Abolitionist thought refigures our sense of justice from something that we can point to that happens in response to harm to something that is always happening to build a world where harm is less ubiquitous and where there are mechanisms in place to respond to harm in restorative, transformational ways.
This answer is definitive, but in many ways unsatisfying. We do not live in that world and it is hard to think outside of the carceral logics of our current one. But defining justice in this way moves us away from thinking of “justice” as something that is “done” or “served” in response to harm and towards thinking of justice as a practice of worldmaking.
While “a practice of worldmaking” sounds frustratingly abstract, the rest of this essay will outline what it looks like in practice by briefly defining a few key concepts in abolitionist thought. Readers will note that there have already been quite a lot of links to other sources in this essay, and there will be many more in the next half as I fulfil my promise of only briefly defining key abolitionist concepts.
Justice, accountability and punishment
First, it is important to distinguish between justice, accountability and punishment, three terms that our current so-called justice system conflates into being near-synonyms.
For example, in the wake of the jury’s decision in the Chauvin trial, many folks took to social media to declare that while a guilty verdict was not justice, the trial offered accountability. Others went further and claimed that Chauvin’s conviction was neither justice nor accountability but merely punishment. To be clear, abolitionists absolutely believe in the importance of accountability. As Eric Stanley explains, though, the imposition of carceral punishment is not actually accountability.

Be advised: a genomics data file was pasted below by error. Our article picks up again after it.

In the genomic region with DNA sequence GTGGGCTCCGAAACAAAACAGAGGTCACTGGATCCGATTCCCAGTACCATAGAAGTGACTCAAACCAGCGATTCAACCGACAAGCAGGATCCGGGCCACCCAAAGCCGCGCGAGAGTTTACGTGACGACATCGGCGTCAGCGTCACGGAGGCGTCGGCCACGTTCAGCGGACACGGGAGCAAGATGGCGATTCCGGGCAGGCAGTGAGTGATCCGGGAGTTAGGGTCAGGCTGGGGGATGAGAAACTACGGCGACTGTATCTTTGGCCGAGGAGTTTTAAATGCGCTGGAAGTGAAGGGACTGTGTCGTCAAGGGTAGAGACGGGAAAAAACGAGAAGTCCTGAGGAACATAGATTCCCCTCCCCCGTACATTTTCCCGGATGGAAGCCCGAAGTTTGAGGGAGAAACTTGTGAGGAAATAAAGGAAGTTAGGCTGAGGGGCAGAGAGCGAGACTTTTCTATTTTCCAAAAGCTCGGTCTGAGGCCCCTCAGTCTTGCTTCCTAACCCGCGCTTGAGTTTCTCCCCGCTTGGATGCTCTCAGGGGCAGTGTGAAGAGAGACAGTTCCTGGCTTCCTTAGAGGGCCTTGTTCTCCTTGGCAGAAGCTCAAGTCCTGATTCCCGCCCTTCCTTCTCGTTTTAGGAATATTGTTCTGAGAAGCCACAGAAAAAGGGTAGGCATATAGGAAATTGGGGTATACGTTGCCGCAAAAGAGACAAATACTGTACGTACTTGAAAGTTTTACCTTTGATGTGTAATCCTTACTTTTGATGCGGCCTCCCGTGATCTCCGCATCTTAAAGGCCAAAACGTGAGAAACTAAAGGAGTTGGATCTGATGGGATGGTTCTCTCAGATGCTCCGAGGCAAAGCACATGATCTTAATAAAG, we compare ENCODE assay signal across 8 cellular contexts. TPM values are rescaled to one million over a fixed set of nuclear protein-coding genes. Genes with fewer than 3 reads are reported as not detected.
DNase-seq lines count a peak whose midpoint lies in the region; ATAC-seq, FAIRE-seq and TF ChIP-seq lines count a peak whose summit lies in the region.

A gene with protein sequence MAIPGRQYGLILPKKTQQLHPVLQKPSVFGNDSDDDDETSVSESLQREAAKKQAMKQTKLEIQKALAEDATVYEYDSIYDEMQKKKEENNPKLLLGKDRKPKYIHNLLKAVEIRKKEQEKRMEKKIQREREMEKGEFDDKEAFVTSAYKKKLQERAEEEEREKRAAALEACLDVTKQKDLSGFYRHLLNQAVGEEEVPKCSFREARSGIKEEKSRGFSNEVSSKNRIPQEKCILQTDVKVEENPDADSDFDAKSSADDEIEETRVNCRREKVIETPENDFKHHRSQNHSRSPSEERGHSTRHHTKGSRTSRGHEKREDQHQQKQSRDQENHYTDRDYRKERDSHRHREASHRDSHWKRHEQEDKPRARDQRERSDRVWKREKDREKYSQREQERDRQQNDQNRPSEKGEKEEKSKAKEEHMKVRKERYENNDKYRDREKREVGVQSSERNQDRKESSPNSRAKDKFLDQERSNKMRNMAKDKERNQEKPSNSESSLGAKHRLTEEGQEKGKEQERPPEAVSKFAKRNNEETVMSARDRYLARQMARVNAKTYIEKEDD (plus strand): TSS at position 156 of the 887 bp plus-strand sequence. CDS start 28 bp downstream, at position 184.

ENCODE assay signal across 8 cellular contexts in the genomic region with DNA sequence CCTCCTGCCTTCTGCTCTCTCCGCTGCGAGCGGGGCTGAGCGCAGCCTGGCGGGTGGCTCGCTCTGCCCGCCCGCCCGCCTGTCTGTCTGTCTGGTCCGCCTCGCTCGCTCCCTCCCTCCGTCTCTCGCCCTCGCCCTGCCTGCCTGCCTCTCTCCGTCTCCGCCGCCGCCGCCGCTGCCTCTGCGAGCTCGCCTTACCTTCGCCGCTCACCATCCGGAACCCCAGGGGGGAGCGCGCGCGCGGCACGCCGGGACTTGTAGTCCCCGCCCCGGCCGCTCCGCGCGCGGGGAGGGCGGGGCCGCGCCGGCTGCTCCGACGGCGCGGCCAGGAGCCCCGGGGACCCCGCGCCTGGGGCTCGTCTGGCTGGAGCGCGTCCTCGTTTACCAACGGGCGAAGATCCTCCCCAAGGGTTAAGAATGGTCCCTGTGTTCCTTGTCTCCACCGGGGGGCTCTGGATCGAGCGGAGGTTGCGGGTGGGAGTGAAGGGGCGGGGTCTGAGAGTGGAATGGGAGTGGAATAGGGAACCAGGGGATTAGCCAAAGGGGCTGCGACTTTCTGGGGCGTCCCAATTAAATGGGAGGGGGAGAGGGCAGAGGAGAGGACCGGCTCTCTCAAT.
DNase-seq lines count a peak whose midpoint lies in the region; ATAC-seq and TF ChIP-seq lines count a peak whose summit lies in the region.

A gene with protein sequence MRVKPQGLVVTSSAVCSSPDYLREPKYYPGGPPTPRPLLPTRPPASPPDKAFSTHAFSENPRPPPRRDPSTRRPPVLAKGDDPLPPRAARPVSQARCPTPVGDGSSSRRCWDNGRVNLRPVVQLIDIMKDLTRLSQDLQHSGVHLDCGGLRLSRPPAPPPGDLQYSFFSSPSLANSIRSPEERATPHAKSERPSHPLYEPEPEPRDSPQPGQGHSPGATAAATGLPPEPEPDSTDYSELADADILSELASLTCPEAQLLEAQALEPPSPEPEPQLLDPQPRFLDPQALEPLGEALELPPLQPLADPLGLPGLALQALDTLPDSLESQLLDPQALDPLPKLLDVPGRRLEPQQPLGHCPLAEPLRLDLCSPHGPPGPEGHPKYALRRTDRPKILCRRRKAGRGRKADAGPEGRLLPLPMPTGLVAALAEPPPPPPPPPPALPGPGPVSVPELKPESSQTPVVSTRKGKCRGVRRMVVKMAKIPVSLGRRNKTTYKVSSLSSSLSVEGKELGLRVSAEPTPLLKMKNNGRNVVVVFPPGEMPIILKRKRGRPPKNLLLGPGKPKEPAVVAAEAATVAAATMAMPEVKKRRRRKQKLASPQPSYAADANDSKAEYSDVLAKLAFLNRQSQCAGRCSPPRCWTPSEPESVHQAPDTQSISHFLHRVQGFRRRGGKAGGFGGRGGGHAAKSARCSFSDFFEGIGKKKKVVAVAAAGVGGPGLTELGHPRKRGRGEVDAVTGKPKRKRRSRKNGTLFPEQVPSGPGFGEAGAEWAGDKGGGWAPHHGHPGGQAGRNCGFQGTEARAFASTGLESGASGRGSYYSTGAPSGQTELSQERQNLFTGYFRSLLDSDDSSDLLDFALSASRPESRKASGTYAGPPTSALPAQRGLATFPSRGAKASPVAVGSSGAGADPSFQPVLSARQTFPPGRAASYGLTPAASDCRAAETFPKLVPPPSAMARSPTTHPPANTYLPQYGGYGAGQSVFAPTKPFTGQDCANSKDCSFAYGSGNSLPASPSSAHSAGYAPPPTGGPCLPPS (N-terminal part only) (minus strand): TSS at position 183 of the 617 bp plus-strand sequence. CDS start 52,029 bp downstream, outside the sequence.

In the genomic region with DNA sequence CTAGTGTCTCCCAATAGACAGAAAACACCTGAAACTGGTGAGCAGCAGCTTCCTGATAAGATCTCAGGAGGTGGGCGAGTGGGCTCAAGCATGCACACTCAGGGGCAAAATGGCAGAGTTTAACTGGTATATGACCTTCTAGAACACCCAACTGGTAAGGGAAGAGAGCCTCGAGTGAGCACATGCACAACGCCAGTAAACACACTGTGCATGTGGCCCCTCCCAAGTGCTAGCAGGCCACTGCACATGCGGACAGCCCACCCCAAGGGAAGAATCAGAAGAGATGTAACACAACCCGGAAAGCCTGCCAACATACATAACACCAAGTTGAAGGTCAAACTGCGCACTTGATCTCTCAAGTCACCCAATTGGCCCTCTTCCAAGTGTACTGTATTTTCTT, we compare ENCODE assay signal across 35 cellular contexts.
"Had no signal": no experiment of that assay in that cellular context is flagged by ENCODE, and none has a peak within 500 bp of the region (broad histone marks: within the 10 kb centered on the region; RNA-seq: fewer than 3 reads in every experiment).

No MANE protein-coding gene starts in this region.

Chauvin shall be punished. However, that punishment is a consequence imposed by the force of law. Precisely because this process was carried out by an adversarial court system rather than through engagement with the community that Chauvin harmed, it is not an example of accountability. That is because accountability requires relationships and Chauvin has no real relationship with the people he has harmed. Accountability could come out of a long process of building a relationship between Chauvin and Floyd’s family, or the police department and the Black people of the city, but adversarial court processes, as a fundamental matter of their structure, certainly don’t build such relationships.